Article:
Written by Brenda Fiehn of Texas
Holy Week is a big deal down here in Mexico, the equivalent to the U.S.’s spring break. Schools are out for two weeks, and our city of Garza García is almost deserted.
I went to a convenience store drive thru, and while I waited for the clerk to hand me my merchandise, I glimpsed a doggy bed behind the gate of a house across the street I knew to be uninhabited. In my heart, I knew what this meant. I parked my car next to the house and approached the gate. Sure enough, a maltipoo was exploring the yard, and there was a food and water dish near his bed. I left, but he never left my mind that day.
So I went back the next day. The food was almost gone and there were leaves inside the water dish. The bed was now toppled over a small water drain.
Still No One Home
The dog was shy at first, but did approach me eventually and let me pet him. I tried ringing the bell and went around the house, but no luck. So I left again, but knew I’d be back.
The third day there was an awful windstorm which toppled some big trees. I could just imagine the poor thing, frightened and alone. The wind also brought the temperature down to about 55°. I grabbed one of my dog’s sweaters and headed to the house.
The dog was hiding; there was no food on his dish and no water. I crossed the street and bought some bottled water and dog food. I found a large branch which helped me bring the dishes closer to the gate, where I filled them. I was there for a while, waiting for the small dog to come to me. He finally did, and after a few minutes petting him, I was able to place the sweater on him through the gate openings. He had a collar with a phone number and a street address. I went by the address and rang the bell, but no one answered. I called the number with the same results.
On the fourth day, I went back yet again, and after placing water in the bowl, I decided I was going to try to take him home with me while waiting for his owners to come back and give me an explanation. I might even find him a new home if they proved to be the monsters they seemed to be. I went all around the abandoned house, looking for a way in. The house was old, and as I tried the front door, I realized I may be able to kick the door in. I weighed my options, fully aware that I was about to trespass, but unable to walk away from the scared, shivering little dog left alone to die of thirst and starvation. So I kicked the door in.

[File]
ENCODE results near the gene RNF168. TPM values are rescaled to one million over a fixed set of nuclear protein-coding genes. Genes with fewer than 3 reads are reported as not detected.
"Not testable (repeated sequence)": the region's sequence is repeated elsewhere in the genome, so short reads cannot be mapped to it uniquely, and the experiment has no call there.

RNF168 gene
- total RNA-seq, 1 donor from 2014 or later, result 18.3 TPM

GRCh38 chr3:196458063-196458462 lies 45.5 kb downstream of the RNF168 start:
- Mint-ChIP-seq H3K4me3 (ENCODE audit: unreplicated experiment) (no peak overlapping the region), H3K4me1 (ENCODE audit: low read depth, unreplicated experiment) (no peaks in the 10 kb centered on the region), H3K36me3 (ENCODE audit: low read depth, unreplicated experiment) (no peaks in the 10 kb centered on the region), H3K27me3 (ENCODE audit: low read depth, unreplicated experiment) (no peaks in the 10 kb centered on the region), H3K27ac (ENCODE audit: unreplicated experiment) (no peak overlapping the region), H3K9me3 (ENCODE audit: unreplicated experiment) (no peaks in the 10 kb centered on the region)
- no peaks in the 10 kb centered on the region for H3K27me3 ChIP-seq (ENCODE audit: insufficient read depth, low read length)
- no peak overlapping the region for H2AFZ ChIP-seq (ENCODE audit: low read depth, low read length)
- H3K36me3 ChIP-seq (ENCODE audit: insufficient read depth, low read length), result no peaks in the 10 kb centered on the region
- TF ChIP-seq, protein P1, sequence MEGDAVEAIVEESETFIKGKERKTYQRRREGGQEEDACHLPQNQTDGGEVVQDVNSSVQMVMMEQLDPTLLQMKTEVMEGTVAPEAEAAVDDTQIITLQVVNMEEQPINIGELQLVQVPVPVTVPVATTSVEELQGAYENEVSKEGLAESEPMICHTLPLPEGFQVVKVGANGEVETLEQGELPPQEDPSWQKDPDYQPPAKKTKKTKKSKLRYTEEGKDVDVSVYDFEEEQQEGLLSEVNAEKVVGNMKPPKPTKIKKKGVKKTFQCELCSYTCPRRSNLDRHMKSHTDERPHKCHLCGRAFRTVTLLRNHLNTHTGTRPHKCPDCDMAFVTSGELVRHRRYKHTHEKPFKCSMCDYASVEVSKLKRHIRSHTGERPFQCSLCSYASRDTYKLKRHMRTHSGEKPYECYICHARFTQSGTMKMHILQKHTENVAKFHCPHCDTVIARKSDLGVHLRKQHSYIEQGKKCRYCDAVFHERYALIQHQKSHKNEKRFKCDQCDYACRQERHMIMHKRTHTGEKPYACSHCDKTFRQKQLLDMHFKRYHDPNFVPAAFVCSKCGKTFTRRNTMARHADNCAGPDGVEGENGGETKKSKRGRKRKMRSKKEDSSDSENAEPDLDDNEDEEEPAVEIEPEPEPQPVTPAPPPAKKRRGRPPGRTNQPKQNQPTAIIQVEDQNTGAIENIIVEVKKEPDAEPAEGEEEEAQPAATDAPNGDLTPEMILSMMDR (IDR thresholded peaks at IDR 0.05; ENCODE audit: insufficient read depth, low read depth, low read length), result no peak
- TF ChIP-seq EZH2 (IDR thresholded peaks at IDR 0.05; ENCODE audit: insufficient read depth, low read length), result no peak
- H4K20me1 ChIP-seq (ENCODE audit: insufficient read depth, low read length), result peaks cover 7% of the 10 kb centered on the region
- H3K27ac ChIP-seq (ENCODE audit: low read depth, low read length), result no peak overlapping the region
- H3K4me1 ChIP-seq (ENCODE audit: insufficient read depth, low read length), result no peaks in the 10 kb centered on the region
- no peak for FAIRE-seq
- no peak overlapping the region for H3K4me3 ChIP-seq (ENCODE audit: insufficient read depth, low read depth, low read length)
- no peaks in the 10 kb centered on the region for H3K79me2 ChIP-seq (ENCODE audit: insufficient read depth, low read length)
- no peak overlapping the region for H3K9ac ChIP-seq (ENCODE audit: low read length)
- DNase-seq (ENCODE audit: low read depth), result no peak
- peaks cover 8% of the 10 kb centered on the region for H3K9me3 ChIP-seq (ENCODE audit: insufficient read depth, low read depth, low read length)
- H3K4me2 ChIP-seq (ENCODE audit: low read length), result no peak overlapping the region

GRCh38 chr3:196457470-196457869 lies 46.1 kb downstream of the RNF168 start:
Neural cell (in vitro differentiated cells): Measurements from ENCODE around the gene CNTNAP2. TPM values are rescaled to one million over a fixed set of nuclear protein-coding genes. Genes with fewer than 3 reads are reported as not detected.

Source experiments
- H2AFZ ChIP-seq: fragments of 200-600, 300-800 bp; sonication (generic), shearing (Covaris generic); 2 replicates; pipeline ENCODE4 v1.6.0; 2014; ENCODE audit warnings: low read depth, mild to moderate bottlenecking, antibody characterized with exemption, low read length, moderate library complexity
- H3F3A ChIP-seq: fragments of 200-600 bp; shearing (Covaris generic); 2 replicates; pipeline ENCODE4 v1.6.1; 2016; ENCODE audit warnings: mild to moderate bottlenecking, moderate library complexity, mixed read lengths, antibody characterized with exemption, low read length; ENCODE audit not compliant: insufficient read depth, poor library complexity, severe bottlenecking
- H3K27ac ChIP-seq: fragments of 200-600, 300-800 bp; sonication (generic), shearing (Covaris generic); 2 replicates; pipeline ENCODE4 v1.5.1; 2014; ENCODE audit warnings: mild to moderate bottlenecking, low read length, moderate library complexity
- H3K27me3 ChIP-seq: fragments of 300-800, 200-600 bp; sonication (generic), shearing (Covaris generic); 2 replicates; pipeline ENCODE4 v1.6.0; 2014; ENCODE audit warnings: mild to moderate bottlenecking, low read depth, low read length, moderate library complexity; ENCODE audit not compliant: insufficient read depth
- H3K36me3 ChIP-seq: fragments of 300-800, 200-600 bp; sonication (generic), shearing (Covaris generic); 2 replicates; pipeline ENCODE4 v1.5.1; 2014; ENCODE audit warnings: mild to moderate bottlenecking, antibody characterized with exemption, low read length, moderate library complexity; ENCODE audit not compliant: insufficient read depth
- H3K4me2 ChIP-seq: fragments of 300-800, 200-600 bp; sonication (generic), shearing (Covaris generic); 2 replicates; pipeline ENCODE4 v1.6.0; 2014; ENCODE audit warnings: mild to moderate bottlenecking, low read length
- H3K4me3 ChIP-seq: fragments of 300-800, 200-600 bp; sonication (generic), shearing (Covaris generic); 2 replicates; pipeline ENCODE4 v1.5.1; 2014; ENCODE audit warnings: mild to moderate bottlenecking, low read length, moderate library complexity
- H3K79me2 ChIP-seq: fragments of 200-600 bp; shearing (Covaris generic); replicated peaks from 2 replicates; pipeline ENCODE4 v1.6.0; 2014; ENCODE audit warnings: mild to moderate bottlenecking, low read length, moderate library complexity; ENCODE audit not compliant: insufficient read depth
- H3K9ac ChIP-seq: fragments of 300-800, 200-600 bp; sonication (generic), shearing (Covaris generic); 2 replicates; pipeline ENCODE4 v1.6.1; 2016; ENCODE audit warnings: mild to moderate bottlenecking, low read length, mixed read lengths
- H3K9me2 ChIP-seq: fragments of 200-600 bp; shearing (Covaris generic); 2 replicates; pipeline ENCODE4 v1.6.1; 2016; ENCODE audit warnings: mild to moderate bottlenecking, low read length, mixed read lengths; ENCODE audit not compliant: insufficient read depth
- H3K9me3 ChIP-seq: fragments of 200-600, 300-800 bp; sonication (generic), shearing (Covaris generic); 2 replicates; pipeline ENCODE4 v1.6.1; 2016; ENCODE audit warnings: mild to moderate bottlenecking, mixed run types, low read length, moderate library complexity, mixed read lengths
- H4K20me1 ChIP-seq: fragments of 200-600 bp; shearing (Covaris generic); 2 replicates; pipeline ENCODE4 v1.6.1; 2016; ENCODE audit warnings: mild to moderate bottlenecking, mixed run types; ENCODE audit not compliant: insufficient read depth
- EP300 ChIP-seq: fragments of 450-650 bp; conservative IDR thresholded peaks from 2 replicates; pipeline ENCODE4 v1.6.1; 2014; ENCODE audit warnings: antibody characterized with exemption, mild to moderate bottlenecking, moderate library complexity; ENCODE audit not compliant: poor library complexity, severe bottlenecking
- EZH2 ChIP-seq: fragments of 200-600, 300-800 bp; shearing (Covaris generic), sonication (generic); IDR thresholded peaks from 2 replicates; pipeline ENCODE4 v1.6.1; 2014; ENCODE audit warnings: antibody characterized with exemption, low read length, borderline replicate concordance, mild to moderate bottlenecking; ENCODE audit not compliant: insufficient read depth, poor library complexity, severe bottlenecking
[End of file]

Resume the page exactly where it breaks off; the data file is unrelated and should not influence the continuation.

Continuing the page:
Inside the House
There was a large bag of dog food next to the door leading to the yard, which had obviously been used only the first day. There was no sign of anything else; the house was indeed deserted. I went outside and after placing food and water in the dishes, called out to the dog. It took a while for me to find him. He was hiding out in the back, terrified and shivering. He would not come to me without the “safety” of a gate between us. So I was there for a while, simply sitting there, and he came and lay down next to me. But if I made a move to get his collar, he would run away. So I left without him, but went back three more days until I left for my own vacation.
I left a trusted family friend in charge of looking after him, which he did every day for the next week.
When I came back, the dog was gone, but I still had the owner’s phone number and address. I tried the number but there was no answer, so I drove by the address. To my delight, I saw the little white dog sleeping in the garage, and he was okay. I rang the bell and a servant came out (having help is customary for the middle and upper classes in Mexico). She said that her employers were not home, and she did not know when they would return. I asked about the dog and she said she didn’t know why he was left all alone.
I Finally Got A Hold of the Family
A week later, I finally contacted the owners. I very coldly asked her why the dog was left alone to die of thirst and/or starve. She told me a gardner was supposed to go feed and water him every day, and she didn’t know what had happened, since he ws MIA. I informed her that, had I not seen him, the family would have come back to a dead dog, having died cold, frightened and alone. I offered to care for him next time they left town, free of charge, and begged her never to trust that employee again. She asked about the sweater and I told her it had been me.
This is not a happy story for me, as I never fully trusted the owners, but at least I know that I helped save a lillte white dog’s life and offered him a little comfort when he was alone, cold and scared. That has to be enough for now.
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